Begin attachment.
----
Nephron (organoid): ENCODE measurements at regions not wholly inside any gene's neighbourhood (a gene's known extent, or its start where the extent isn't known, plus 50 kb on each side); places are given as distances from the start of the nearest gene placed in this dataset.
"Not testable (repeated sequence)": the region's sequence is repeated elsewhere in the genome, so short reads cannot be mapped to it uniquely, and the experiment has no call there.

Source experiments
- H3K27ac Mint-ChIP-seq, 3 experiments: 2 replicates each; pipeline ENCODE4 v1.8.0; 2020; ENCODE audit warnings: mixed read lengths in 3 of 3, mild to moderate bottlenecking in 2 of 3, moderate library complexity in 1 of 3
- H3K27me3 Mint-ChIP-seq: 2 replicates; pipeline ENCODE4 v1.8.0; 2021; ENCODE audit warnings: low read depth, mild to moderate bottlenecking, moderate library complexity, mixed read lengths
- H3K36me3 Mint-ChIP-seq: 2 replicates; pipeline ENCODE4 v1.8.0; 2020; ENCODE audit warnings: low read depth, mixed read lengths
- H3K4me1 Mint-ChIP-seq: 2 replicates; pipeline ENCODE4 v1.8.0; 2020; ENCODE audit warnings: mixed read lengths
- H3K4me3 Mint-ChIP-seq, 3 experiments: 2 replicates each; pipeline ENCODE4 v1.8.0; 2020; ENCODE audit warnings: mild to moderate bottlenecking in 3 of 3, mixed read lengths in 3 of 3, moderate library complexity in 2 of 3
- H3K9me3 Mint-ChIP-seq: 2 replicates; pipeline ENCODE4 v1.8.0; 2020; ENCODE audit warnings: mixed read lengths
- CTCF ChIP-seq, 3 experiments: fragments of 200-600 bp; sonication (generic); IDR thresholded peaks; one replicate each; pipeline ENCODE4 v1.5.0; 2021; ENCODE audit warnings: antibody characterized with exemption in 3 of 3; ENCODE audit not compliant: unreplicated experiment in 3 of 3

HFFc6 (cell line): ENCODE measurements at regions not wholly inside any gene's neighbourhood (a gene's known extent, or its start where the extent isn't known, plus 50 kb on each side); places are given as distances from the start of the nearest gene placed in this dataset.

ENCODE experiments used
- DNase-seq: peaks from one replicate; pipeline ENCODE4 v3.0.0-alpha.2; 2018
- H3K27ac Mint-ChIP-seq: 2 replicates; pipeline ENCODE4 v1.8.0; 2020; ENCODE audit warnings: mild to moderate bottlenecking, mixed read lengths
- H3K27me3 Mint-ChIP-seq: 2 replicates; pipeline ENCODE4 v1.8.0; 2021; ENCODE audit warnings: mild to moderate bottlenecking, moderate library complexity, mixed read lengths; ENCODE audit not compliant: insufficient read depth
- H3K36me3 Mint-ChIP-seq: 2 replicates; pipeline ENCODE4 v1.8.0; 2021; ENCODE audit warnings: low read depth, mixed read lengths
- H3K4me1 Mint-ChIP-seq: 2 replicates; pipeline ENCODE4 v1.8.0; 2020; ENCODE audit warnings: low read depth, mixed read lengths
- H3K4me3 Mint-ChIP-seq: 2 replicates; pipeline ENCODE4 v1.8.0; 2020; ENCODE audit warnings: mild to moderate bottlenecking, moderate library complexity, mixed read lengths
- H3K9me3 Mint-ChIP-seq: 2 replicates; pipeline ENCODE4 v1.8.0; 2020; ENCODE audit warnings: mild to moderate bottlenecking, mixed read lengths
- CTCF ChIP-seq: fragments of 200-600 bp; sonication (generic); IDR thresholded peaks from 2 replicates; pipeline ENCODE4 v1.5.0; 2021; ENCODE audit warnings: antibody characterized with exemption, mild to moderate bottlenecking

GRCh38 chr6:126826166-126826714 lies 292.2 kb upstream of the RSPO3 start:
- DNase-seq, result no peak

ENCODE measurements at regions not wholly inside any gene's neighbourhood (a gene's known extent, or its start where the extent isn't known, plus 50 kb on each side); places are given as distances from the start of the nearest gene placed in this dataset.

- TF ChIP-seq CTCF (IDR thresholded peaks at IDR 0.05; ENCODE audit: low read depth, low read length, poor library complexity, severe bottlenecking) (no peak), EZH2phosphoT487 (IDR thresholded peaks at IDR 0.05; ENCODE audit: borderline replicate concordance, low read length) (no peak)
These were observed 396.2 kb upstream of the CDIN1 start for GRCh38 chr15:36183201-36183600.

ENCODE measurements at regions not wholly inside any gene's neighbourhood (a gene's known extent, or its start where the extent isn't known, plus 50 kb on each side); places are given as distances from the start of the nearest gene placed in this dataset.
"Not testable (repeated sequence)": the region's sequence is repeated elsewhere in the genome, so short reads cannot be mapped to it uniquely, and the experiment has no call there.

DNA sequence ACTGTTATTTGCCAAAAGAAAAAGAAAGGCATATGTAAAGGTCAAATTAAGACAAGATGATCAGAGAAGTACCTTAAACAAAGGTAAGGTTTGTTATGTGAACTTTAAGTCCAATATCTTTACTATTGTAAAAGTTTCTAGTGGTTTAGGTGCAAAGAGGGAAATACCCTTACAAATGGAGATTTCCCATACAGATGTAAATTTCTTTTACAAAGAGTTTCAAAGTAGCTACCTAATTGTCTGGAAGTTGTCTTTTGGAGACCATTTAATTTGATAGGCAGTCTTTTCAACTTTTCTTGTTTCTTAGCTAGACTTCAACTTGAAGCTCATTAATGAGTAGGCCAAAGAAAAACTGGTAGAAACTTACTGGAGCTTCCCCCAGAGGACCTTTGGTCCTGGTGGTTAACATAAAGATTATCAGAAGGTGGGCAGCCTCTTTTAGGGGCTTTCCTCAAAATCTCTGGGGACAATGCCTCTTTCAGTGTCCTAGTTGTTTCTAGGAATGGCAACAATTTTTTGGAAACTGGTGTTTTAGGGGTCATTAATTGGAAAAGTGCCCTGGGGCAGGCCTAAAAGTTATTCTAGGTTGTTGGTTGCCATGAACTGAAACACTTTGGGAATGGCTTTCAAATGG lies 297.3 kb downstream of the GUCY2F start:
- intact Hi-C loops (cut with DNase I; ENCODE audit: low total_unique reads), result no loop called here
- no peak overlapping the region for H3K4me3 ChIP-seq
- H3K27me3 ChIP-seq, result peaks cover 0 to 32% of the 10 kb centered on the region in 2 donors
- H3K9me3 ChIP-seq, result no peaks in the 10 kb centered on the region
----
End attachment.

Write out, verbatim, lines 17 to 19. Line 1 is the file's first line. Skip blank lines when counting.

- H3K4me1 Mint-ChIP-seq: 2 replicates; pipeline ENCODE4 v1.8.0; 2020; ENCODE audit warnings: low read depth, mixed read lengths
- H3K4me3 Mint-ChIP-seq: 2 replicates; pipeline ENCODE4 v1.8.0; 2020; ENCODE audit warnings: mild to moderate bottlenecking, moderate library complexity, mixed read lengths
- H3K9me3 Mint-ChIP-seq: 2 replicates; pipeline ENCODE4 v1.8.0; 2020; ENCODE audit warnings: mild to moderate bottlenecking, mixed read lengths